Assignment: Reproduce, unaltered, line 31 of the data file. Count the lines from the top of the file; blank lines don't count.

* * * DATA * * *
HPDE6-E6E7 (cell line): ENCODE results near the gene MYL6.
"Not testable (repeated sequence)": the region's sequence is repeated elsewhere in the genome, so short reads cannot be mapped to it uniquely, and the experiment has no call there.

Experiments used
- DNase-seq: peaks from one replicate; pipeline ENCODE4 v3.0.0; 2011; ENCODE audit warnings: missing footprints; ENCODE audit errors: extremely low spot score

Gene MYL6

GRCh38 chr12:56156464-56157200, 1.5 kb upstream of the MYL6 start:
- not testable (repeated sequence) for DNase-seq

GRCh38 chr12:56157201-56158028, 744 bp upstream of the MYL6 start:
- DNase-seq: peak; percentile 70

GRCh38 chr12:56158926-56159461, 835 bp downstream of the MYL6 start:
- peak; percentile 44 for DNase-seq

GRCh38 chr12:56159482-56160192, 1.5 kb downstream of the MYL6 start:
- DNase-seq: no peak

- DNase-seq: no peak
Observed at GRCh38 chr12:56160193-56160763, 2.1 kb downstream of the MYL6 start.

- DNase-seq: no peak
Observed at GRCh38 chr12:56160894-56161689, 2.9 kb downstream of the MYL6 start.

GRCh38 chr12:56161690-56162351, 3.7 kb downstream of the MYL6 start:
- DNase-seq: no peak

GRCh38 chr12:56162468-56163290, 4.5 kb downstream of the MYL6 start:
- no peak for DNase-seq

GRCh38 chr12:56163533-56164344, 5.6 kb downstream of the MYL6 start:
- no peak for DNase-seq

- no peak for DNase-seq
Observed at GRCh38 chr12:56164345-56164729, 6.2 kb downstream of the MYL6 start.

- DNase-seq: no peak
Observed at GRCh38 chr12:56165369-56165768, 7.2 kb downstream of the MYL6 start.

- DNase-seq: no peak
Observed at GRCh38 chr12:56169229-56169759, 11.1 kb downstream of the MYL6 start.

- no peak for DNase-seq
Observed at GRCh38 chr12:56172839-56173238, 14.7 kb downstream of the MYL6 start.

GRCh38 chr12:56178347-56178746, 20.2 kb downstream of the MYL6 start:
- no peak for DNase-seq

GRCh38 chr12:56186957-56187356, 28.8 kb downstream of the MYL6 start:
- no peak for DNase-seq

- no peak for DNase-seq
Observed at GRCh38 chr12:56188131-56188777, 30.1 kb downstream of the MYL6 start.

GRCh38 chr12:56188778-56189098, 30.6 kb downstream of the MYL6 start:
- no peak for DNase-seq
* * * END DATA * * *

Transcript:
Observed at GRCh38 chr12:56172839-56173238, 14.7 kb downstream of the MYL6 start.